Before the guest post you need to know a little about the book. I will be reviewing it later today!
Let’s see, you could be a plain Jane daughter of two gorgeous famous people; move to a new school; have no real friends; your mom could get sick; and, oh yeah, you could have the most embarrassing secret in the world. Yep, that about does it.
Hannah is an eighth grader trying her hardest to cling to what she knows and loves while her world shatters around her. Her parents are glamorous Hollywood royalty, and sometimes she feels like the ugly duckling in a family of swans. Faced with her mother’s death and her father’s withdrawal into grief, Hannah turns to the one thing she can control: her weight.
Hannah’s self-destructive secret takes over her life, but the new Beverly Hills clique she's befriended at school only reinforces her desire to be beautiful, and not even the quirky misfit Jasper—the only one who seems to notice or care—can help. It will take a journey unlike any other to remind Hannah of who she really is, and to begin to get that girl back. Reasons to Be Happy is about standing up for all the things you love—including yourself.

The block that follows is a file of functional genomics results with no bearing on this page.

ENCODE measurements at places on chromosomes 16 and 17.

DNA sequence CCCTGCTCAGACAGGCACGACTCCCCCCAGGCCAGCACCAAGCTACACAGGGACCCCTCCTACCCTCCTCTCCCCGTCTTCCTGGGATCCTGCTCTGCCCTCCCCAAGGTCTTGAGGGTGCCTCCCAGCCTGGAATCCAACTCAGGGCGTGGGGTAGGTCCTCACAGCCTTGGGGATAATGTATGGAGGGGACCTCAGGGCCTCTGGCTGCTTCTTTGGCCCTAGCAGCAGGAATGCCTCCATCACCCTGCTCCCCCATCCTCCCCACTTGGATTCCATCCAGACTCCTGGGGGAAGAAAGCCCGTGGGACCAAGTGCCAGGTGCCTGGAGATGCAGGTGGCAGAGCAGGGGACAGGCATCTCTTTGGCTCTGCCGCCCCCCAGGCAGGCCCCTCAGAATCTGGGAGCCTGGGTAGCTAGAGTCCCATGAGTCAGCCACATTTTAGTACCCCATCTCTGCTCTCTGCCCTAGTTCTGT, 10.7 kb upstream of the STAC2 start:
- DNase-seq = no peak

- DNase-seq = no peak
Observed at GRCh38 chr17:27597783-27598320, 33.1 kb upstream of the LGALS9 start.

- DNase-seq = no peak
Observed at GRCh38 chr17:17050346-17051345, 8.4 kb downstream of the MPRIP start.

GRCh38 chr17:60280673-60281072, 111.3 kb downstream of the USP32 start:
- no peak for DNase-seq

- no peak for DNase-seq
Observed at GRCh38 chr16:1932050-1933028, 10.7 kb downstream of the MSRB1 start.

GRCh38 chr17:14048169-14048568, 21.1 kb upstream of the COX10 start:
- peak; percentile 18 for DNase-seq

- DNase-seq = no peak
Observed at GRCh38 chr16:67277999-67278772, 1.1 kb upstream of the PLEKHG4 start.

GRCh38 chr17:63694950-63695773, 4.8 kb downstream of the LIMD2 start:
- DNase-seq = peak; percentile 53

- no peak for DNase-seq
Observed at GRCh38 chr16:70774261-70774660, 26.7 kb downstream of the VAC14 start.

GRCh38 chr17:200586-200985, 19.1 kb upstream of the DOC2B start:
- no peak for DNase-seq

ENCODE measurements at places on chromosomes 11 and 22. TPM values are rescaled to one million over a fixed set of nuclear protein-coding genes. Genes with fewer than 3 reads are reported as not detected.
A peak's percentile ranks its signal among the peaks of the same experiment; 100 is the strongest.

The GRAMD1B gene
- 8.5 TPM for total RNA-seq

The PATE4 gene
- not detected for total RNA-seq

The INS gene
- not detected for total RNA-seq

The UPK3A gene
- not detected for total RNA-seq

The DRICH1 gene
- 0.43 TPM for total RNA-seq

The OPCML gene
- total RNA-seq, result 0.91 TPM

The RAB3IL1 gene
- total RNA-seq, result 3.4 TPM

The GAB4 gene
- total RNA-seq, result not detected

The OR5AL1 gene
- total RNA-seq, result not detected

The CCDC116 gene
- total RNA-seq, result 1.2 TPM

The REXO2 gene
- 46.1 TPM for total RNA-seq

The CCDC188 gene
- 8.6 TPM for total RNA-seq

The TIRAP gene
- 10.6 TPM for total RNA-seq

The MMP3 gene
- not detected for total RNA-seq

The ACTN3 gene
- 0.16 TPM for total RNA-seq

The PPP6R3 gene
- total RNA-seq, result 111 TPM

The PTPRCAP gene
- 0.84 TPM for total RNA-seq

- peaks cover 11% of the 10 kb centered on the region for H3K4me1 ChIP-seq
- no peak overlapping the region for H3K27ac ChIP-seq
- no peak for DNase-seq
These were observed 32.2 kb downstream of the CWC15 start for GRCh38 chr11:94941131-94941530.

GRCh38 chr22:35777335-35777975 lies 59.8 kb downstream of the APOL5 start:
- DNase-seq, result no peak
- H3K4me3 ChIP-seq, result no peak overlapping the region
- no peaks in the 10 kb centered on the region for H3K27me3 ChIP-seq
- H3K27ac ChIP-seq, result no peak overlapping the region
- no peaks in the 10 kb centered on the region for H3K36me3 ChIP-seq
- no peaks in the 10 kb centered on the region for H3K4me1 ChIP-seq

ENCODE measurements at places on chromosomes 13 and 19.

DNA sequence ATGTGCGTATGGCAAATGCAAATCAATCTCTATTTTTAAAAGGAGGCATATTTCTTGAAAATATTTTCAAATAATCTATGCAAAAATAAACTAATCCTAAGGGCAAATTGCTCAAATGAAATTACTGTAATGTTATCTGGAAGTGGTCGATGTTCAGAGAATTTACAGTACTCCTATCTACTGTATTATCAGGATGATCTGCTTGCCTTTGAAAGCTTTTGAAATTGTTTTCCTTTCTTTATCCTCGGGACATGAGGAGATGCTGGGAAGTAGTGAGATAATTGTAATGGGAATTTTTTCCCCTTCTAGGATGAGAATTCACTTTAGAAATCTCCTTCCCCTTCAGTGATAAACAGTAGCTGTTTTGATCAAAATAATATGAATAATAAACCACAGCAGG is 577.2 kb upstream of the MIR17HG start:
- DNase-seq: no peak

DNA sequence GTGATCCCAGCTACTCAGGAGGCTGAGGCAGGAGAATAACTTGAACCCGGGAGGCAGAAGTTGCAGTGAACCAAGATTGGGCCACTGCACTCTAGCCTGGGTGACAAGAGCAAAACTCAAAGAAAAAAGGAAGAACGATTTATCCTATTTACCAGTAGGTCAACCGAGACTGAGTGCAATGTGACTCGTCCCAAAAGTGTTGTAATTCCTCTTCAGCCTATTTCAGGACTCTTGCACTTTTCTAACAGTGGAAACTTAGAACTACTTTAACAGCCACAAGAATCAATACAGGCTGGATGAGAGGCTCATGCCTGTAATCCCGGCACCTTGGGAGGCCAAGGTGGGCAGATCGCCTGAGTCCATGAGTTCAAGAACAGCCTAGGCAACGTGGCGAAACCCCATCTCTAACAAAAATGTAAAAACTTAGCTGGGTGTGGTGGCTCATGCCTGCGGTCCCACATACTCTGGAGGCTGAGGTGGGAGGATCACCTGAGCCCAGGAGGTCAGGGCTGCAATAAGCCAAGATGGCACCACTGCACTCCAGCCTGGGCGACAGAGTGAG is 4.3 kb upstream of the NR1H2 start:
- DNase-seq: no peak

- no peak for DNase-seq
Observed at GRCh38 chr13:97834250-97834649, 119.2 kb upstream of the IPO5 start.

I'm so glad you are visiting The O.W.L. and sharing what you were like in middle school including what you read and how much you wrote.
Since this book is about a middle school girl, I'm interested to hear if any of it influenced the story!
In Reasons to Be Happy, Hannah is in eighth grade. When I think of myself in eighth grade, I shudder a little—mostly at my horrible fashion sense! I had giant geeky glasses, and Farrah Fawcett feathered hair…and I was especially fond of these mustard-gold Converse sneakers I wore with everything. What was that about?